Prophecy & Eschatology in the New Testament: The “Eschatological Discourse” (Part 1)

The “Eschatological Discourse” (Part 1)

The most extensive eschatological teaching by Jesus in the Synoptic Gospels is found in the so-called “Eschatological Discourse” in Mark 13 (par Matthew 24 & Luke 21:5-36). Within the Synoptic framework, it is presented as a sermon or discourse by Jesus; however, many scholars feel that this arrangement is literary (and traditional) rather than historical. That is to say, it represents a collection of eschatological teaching by Jesus which may have originally been uttered on separate occasions. This view would seem to be confirmed by the evidence from Matthew and Luke, where eschatological sayings recorded in other locations (in Luke) are incorporated as part of the “discourse” (in Matthew). It is useful, however, to begin with the Gospel of Mark, as representing the core Synoptic Tradition. The distinctive features and elements of the Matthean and Lukan versions will be examined in Parts 2 and 3 of this study, respectively.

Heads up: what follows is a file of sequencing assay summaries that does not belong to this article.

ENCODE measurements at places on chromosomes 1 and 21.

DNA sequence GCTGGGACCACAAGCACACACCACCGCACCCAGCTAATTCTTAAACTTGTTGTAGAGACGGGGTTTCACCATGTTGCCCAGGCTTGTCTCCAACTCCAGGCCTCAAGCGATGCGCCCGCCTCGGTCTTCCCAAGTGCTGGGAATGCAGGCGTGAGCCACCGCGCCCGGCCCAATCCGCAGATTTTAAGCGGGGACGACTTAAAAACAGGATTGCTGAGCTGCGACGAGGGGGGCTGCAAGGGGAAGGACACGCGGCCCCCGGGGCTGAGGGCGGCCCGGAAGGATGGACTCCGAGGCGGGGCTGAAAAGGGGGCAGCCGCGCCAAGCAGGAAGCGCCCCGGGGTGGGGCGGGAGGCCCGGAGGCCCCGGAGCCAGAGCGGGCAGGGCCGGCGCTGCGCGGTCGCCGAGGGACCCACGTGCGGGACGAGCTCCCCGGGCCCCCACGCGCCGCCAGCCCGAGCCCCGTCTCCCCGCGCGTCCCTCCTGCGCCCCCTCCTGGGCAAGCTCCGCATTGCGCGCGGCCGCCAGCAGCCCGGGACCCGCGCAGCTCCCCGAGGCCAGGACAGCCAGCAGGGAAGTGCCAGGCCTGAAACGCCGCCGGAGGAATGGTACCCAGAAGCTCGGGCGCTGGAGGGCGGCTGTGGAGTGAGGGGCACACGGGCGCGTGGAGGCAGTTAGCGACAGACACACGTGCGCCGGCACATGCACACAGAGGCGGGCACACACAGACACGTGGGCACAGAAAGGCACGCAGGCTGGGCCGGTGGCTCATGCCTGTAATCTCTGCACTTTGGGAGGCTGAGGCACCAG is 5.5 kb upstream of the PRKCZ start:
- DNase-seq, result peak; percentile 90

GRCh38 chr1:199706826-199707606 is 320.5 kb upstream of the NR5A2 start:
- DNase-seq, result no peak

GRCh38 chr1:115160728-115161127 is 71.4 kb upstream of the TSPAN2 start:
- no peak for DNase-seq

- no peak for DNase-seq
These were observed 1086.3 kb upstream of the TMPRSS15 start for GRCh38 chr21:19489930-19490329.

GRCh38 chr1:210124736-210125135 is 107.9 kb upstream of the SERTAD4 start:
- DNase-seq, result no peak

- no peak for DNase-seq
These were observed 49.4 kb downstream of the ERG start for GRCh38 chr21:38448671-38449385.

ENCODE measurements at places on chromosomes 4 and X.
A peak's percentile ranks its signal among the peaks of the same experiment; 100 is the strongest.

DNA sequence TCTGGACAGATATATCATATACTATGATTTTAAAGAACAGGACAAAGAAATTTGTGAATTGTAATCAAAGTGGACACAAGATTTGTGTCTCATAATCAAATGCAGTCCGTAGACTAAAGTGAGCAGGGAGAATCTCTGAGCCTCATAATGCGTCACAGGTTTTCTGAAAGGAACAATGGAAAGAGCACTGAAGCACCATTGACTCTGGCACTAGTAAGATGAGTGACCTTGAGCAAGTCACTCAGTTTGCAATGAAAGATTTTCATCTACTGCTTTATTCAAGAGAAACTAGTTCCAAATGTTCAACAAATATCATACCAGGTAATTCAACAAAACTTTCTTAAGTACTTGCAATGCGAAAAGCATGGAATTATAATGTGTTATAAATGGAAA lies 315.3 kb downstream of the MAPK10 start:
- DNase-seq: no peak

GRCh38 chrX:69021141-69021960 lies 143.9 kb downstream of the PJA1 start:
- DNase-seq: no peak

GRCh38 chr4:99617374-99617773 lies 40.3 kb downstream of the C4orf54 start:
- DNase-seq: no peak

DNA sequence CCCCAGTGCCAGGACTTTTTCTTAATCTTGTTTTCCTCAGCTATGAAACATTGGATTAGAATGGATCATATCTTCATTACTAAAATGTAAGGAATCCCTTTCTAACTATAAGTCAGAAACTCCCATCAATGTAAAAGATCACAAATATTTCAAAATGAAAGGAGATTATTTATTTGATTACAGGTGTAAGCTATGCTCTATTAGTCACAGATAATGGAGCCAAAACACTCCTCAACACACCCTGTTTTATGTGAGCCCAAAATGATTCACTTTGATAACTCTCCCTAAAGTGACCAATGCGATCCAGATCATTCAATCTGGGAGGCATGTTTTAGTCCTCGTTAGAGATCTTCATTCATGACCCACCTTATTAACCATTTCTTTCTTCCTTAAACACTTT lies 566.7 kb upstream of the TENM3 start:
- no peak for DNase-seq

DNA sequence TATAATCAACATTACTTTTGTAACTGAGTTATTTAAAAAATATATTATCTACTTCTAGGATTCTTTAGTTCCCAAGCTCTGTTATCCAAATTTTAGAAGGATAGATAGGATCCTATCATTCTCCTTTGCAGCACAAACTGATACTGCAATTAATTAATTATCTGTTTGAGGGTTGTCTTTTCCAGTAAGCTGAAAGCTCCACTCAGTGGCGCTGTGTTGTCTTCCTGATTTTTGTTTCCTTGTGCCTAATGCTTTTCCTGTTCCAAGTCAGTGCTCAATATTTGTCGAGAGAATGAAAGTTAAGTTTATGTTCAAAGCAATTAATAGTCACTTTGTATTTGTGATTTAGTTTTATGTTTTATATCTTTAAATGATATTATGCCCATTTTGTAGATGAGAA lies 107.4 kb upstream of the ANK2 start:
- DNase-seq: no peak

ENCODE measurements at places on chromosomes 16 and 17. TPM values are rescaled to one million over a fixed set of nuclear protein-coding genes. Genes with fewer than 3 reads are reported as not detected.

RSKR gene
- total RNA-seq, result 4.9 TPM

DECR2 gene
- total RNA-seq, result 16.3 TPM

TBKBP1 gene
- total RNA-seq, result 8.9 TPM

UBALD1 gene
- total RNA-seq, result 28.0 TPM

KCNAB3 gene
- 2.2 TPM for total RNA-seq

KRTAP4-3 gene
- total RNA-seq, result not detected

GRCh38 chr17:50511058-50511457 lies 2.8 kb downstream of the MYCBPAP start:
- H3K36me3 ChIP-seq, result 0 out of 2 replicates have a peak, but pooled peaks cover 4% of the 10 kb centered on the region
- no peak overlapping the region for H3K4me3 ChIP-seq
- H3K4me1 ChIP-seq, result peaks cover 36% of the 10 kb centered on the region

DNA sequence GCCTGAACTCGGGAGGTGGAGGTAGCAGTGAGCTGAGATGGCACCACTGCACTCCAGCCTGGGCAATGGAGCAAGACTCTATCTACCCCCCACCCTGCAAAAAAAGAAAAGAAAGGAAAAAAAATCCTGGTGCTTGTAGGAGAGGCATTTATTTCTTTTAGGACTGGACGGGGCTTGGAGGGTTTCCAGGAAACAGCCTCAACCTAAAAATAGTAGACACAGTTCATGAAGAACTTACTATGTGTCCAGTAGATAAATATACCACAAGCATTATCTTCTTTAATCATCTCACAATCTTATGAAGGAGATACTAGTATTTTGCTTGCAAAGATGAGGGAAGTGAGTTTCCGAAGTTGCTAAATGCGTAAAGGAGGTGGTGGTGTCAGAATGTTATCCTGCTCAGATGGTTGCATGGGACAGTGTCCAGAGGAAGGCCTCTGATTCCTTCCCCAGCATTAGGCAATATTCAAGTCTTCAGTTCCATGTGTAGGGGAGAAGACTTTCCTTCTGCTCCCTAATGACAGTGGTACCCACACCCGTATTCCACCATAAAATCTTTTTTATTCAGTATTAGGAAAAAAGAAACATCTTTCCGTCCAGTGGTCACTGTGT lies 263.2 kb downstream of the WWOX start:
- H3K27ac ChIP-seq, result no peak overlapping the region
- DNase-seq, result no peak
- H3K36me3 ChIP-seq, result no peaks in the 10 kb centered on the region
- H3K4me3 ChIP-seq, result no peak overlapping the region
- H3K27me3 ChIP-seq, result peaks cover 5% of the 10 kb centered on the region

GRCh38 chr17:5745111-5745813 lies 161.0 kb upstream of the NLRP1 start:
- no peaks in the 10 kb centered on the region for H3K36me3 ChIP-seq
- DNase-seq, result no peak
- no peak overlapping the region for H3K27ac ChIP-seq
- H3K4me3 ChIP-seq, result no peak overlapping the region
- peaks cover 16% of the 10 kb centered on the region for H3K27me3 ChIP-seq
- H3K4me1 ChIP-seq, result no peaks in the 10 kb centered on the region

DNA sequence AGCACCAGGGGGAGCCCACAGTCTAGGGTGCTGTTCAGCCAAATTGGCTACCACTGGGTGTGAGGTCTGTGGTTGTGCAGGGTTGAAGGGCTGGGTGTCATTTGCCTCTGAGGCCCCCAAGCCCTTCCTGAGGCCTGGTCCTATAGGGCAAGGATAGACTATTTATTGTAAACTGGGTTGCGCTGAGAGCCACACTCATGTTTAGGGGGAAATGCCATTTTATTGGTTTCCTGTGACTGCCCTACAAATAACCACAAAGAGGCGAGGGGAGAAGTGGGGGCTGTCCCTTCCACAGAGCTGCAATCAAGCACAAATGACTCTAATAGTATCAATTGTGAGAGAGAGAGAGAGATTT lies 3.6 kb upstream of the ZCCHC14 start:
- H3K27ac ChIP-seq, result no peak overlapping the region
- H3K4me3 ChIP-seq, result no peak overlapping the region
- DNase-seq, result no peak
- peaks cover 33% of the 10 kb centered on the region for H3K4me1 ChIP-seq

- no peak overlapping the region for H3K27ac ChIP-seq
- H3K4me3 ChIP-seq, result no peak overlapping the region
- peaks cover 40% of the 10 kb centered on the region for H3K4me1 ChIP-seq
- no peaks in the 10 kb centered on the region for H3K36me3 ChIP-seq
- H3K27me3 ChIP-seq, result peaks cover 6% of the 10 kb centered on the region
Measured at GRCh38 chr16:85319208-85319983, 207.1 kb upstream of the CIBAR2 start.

Mark 13

An outline of the Markan version of the Eschatological Discourse gives some indication, I think, of how different sayings or traditions might have been combined. This is not to say that Jesus might not have given a longer discourse, dealing with eschatological matters, which resembles the Synoptic Discourse; but the thematic arrangement of the sayings and parables of Jesus is, on the whole, better viewed as a result of the early collection and transmission of the material. On this basis alone, however, there is no (objective) reason to doubt the authenticity of any of the sayings. Here is an outline of the Markan Discourse: